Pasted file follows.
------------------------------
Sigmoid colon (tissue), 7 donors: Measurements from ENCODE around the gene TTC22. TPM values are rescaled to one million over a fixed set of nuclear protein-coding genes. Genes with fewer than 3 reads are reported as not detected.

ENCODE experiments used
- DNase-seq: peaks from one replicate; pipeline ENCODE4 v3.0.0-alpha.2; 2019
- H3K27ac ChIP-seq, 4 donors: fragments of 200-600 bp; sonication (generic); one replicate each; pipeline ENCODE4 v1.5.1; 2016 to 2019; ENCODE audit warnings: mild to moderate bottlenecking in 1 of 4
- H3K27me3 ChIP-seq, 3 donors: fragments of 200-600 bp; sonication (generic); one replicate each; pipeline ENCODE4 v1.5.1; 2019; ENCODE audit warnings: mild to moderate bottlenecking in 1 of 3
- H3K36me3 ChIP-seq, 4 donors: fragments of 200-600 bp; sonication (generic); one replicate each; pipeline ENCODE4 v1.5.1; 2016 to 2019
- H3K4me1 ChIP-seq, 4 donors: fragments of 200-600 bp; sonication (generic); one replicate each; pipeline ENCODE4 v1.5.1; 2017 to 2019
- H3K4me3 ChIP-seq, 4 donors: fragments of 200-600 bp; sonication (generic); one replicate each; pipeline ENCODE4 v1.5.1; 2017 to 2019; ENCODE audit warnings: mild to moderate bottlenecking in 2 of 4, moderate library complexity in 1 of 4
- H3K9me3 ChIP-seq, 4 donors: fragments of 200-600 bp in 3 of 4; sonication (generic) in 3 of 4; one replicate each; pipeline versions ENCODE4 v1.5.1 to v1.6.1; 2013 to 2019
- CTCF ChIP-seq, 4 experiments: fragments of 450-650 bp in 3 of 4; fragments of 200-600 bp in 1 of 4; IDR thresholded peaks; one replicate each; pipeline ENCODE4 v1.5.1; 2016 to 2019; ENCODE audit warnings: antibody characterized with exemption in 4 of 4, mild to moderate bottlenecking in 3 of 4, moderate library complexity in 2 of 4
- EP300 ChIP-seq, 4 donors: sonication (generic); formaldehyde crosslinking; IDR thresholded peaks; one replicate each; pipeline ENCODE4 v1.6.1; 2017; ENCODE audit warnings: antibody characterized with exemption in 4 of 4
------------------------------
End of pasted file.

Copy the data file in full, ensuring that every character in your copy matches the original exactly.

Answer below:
Sigmoid colon (tissue), 7 donors: Measurements from ENCODE around the gene TTC22. TPM values are rescaled to one million over a fixed set of nuclear protein-coding genes. Genes with fewer than 3 reads are reported as not detected.

ENCODE experiments used
- DNase-seq: peaks from one replicate; pipeline ENCODE4 v3.0.0-alpha.2; 2019
- H3K27ac ChIP-seq, 4 donors: fragments of 200-600 bp; sonication (generic); one replicate each; pipeline ENCODE4 v1.5.1; 2016 to 2019; ENCODE audit warnings: mild to moderate bottlenecking in 1 of 4
- H3K27me3 ChIP-seq, 3 donors: fragments of 200-600 bp; sonication (generic); one replicate each; pipeline ENCODE4 v1.5.1; 2019; ENCODE audit warnings: mild to moderate bottlenecking in 1 of 3
- H3K36me3 ChIP-seq, 4 donors: fragments of 200-600 bp; sonication (generic); one replicate each; pipeline ENCODE4 v1.5.1; 2016 to 2019
- H3K4me1 ChIP-seq, 4 donors: fragments of 200-600 bp; sonication (generic); one replicate each; pipeline ENCODE4 v1.5.1; 2017 to 2019
- H3K4me3 ChIP-seq, 4 donors: fragments of 200-600 bp; sonication (generic); one replicate each; pipeline ENCODE4 v1.5.1; 2017 to 2019; ENCODE audit warnings: mild to moderate bottlenecking in 2 of 4, moderate library complexity in 1 of 4
- H3K9me3 ChIP-seq, 4 donors: fragments of 200-600 bp in 3 of 4; sonication (generic) in 3 of 4; one replicate each; pipeline versions ENCODE4 v1.5.1 to v1.6.1; 2013 to 2019
- CTCF ChIP-seq, 4 experiments: fragments of 450-650 bp in 3 of 4; fragments of 200-600 bp in 1 of 4; IDR thresholded peaks; one replicate each; pipeline ENCODE4 v1.5.1; 2016 to 2019; ENCODE audit warnings: antibody characterized with exemption in 4 of 4, mild to moderate bottlenecking in 3 of 4, moderate library complexity in 2 of 4
- EP300 ChIP-seq, 4 donors: sonication (generic); formaldehyde crosslinking; IDR thresholded peaks; one replicate each; pipeline ENCODE4 v1.6.1; 2017; ENCODE audit warnings: antibody characterized with exemption in 4 of 4